DANAV (Makrand Deshpande, 2003)

The title of writer-director Makrand Deshpande’s Hindi film Danav—which, incidentally, variously translates into English as Demon or Beast—pegs the film’s fabulous, mythological style as human nature and the supernatural cross paths, mostly in the mango grove of Thakur Rajah Sahab, where Lakshmi, the teen whom the rajah, obsessed, bought as a 7-year-old child, roams as a princess in her domain, but always under the rajah’s jealous eye. The orchard, then, doubles as love’s prison, which bounds us to what we are and what we may become under its duress. When a worker in the grove eyes Lakshmi a little too healthily, the rajah, in a rage, blinds him—in closeup, before an unblinking camera.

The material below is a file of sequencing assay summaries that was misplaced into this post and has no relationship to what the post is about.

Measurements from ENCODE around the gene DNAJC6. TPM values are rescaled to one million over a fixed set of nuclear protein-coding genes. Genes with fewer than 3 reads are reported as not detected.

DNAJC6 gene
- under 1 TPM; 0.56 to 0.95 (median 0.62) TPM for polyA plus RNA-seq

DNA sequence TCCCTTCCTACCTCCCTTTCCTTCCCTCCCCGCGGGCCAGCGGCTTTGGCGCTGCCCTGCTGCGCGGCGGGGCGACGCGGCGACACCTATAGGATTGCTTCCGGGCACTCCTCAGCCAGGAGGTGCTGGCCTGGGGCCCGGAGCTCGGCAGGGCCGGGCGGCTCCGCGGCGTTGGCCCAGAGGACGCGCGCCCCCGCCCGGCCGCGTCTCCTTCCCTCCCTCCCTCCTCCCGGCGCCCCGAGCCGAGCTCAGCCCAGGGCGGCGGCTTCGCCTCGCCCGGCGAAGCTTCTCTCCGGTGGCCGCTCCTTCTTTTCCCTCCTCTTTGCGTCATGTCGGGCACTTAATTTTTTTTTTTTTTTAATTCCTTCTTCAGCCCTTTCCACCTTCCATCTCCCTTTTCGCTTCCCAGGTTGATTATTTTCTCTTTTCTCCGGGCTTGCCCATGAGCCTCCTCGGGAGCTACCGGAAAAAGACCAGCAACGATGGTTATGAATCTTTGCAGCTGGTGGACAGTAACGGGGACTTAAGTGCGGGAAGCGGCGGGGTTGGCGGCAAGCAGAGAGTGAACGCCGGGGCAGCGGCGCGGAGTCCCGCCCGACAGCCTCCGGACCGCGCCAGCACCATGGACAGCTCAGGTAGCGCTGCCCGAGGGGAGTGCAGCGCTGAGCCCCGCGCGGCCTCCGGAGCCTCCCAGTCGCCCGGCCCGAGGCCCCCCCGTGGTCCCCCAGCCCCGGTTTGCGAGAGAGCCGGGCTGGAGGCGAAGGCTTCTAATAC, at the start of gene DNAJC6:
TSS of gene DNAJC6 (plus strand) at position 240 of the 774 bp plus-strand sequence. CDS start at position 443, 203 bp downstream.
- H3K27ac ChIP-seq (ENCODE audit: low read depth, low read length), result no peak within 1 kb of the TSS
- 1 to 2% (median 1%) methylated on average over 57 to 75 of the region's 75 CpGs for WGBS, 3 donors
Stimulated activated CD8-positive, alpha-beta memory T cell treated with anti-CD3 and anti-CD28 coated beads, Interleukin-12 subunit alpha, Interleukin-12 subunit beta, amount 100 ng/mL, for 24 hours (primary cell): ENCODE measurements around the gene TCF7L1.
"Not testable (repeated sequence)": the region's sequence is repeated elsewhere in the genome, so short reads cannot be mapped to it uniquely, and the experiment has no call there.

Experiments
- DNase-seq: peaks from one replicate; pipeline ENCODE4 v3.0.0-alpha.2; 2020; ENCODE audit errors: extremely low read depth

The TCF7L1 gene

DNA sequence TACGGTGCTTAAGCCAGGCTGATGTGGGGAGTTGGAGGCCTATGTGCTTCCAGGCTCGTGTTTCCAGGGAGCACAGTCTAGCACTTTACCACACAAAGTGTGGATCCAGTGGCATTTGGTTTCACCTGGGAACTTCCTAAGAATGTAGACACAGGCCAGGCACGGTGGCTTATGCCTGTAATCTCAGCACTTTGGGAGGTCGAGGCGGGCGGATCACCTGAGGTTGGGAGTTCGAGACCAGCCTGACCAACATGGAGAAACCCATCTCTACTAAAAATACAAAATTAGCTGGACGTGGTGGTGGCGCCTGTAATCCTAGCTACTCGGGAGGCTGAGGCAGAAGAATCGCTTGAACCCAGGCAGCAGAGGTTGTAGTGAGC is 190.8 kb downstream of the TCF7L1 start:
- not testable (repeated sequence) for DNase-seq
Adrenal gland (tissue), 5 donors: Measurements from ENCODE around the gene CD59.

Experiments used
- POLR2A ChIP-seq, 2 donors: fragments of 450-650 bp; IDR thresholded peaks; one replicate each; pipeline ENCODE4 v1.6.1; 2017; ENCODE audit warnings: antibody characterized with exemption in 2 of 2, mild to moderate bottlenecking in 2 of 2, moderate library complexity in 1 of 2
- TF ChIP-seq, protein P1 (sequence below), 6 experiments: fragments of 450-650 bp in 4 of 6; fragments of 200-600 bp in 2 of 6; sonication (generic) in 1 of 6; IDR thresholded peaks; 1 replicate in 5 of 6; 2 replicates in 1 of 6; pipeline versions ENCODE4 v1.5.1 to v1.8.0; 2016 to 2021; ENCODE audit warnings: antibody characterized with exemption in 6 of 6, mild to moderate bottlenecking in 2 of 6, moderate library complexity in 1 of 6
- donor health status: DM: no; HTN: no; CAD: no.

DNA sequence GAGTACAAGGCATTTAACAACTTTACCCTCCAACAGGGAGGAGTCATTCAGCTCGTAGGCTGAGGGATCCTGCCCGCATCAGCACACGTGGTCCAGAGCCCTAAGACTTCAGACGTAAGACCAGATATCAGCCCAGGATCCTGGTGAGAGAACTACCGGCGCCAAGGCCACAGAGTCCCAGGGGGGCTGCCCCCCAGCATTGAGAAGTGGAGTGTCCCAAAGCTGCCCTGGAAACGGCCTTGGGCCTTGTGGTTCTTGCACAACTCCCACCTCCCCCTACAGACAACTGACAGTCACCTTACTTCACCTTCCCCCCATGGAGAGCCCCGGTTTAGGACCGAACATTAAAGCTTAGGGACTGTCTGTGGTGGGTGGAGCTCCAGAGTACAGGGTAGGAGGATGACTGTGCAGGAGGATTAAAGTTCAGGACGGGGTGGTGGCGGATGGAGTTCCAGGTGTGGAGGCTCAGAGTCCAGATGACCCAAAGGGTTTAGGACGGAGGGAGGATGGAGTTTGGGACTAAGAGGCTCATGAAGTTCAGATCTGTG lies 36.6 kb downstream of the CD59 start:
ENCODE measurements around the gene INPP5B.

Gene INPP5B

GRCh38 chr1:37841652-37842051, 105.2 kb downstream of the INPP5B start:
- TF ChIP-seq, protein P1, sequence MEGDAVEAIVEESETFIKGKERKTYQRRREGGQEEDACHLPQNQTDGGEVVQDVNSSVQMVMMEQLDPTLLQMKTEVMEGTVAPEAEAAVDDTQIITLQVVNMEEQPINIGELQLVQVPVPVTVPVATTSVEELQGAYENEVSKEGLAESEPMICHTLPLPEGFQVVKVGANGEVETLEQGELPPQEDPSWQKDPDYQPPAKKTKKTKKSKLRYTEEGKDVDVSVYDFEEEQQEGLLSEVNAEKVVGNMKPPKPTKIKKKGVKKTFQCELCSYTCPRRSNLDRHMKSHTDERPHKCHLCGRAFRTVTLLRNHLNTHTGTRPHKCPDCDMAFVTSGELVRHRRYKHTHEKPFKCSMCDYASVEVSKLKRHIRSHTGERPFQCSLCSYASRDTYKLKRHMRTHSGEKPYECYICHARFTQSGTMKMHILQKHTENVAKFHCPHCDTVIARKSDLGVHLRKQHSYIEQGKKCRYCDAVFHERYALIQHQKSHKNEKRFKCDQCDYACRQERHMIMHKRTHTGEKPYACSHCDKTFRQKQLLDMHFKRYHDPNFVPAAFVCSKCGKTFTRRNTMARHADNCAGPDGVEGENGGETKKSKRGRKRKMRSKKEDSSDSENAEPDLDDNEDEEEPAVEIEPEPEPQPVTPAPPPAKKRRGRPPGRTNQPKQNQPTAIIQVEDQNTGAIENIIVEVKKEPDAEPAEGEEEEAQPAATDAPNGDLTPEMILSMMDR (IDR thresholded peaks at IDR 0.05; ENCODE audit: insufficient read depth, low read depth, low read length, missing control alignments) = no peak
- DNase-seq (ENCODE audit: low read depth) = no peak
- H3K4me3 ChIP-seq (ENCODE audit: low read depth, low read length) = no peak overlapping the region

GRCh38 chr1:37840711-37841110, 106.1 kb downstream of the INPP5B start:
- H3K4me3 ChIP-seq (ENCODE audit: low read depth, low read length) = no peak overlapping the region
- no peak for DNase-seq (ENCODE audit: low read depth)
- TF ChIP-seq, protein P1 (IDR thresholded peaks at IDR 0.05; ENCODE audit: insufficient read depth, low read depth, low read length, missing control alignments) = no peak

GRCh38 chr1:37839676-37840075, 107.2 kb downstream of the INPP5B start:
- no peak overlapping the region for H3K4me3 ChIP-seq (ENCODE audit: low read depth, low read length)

Blindness is a motif throughout. Telling the story, in voiceover, is the rajah’s blind guardian of the grove (played by Deshpande), and a major character also ends up blind. Too often we are blind to the consequences of our unbridled feelings.
     Lonely, Lakshmi pleads for the rajah to give her a partner in the grove: Danav, the strongman from the circus that the rajah also has brought into the village. (There is a Felliniesque air to all this.) Danav is indeed a demon or beast, but his conflict with the rajah over Lakshmi leads to a reversal of their roles—although the rajah has scarcely been poised to become a pleasant chap. The rajah ends up brutalizing poor Danav with the sharp blade of a talwar as Lakshmi watches.
     Deshpande and his cinematographer (whose name I’ve been unable to find) have given their film colorful sparkle; but its undigested blend of fantastical and melodramatic elements makes for a sometimes clumsy entertainment—and its outbursts of violence are beyond the pale.
     Danav is (some say) based on Deshpande’s play Vasant ka Teesra Yauvan.

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